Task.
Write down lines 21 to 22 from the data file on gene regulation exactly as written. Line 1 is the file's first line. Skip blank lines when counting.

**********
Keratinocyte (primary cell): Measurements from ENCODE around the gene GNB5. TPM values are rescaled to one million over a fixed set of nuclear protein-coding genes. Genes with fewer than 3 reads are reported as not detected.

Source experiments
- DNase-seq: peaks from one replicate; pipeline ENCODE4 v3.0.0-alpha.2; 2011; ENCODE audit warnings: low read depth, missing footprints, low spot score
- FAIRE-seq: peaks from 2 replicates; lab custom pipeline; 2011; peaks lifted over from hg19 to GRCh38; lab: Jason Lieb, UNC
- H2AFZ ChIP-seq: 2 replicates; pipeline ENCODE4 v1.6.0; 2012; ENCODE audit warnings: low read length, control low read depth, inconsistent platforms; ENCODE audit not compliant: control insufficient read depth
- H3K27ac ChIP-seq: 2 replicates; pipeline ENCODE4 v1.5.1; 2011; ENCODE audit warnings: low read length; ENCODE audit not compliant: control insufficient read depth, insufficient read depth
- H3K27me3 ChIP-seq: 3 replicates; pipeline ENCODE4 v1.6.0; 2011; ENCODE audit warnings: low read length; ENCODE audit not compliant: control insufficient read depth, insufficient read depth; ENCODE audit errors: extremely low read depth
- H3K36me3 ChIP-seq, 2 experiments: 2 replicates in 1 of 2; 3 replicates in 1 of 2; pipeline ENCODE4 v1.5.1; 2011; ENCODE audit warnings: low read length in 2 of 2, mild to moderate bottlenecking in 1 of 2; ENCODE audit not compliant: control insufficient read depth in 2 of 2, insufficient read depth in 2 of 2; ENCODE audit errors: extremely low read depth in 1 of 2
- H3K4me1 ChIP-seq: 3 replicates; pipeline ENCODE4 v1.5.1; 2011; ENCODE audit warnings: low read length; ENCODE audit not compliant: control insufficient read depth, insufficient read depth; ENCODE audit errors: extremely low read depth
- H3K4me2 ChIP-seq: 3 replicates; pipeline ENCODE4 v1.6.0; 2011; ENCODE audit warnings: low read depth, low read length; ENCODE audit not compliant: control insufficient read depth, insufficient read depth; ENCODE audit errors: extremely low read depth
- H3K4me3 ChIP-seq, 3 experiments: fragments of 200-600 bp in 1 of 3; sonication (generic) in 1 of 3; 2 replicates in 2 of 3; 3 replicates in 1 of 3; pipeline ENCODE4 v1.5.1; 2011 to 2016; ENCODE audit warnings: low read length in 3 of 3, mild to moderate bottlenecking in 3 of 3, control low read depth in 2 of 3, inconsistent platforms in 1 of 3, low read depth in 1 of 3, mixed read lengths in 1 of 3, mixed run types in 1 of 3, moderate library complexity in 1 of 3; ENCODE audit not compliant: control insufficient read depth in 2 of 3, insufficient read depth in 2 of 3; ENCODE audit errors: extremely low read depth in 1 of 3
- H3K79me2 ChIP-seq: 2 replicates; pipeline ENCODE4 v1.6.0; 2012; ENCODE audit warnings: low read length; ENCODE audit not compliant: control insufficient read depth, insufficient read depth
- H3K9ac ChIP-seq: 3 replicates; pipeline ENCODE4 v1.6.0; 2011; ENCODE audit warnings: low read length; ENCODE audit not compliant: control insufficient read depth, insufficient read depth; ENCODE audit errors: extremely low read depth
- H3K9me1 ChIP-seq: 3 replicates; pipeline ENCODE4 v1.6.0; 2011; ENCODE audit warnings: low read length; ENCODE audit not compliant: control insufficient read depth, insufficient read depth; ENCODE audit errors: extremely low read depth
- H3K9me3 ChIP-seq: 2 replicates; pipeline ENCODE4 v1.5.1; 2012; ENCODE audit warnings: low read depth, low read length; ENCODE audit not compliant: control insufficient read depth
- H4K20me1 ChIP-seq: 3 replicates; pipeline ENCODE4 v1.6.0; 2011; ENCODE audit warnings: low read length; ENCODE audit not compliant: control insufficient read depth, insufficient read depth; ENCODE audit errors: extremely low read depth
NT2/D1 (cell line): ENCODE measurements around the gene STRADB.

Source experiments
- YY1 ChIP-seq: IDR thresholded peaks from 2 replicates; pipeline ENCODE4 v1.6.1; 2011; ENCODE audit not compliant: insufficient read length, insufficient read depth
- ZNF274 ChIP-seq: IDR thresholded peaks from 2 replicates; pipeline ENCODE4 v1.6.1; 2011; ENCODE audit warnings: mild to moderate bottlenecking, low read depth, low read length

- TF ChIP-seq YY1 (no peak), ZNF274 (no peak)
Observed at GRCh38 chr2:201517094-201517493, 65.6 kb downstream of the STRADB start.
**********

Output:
- TF ChIP-seq YY1 (no peak), ZNF274 (no peak)
Observed at GRCh38 chr2:201517094-201517493, 65.6 kb downstream of the STRADB start.